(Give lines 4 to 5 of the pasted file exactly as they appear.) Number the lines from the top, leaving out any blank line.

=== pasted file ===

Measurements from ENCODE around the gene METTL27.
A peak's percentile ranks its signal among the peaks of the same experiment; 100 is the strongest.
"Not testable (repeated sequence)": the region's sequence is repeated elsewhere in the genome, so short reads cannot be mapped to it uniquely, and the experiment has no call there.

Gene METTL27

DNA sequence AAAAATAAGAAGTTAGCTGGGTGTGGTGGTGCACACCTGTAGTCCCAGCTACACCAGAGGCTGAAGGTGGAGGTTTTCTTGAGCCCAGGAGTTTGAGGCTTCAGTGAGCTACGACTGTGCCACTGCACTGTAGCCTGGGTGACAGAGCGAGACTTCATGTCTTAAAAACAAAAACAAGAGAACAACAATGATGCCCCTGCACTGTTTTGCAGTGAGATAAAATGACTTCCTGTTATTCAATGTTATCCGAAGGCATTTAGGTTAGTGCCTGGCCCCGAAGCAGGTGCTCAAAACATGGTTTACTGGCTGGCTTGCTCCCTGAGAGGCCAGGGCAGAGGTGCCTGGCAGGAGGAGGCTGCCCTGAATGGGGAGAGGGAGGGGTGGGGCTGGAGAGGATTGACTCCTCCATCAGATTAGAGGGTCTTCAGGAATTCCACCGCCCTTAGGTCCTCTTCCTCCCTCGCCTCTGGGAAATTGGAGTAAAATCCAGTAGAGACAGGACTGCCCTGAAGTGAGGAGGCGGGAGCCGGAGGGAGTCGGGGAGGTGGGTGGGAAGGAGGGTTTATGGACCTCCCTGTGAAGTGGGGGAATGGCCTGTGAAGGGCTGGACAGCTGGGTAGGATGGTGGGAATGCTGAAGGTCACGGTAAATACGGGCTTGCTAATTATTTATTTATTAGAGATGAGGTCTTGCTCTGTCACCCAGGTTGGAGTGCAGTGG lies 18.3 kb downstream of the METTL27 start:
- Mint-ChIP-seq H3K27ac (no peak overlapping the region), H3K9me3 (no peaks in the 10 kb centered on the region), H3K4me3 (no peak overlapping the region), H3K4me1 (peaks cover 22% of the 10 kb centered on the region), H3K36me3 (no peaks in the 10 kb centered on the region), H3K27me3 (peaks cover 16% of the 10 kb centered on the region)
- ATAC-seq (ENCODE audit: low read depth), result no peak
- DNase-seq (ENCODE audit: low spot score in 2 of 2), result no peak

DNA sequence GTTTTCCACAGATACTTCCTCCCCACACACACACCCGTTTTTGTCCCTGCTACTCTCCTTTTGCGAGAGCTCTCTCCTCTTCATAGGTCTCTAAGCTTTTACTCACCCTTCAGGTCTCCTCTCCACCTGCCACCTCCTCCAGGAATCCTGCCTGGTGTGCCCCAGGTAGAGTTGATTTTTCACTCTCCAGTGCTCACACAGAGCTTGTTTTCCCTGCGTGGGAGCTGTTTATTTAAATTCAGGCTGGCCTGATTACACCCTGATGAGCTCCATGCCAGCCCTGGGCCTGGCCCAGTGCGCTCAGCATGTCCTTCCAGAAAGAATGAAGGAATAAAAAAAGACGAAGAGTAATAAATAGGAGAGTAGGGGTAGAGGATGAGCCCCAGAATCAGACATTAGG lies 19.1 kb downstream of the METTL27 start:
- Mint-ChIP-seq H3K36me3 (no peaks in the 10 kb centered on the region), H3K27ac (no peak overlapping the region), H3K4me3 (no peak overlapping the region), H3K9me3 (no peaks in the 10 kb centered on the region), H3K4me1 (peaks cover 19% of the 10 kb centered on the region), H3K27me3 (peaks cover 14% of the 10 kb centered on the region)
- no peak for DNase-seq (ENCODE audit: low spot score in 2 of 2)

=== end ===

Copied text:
Gene METTL27

DNA sequence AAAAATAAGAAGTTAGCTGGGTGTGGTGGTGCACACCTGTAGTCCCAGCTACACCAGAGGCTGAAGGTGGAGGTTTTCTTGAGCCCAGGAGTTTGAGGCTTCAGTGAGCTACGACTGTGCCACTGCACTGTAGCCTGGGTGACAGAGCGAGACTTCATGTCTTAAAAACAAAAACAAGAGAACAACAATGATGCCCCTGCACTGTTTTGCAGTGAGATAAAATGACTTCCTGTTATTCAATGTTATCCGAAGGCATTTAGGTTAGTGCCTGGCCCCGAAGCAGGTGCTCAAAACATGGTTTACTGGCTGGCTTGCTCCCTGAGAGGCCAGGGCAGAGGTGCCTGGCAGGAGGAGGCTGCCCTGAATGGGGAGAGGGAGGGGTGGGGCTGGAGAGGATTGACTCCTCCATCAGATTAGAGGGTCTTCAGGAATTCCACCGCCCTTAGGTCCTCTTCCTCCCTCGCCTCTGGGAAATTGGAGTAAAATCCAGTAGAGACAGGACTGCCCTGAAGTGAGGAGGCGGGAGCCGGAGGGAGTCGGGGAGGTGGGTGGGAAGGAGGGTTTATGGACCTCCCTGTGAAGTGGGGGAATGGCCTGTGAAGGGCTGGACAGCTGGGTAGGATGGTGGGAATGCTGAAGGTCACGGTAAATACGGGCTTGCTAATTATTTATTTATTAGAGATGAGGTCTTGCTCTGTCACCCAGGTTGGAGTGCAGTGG lies 18.3 kb downstream of the METTL27 start: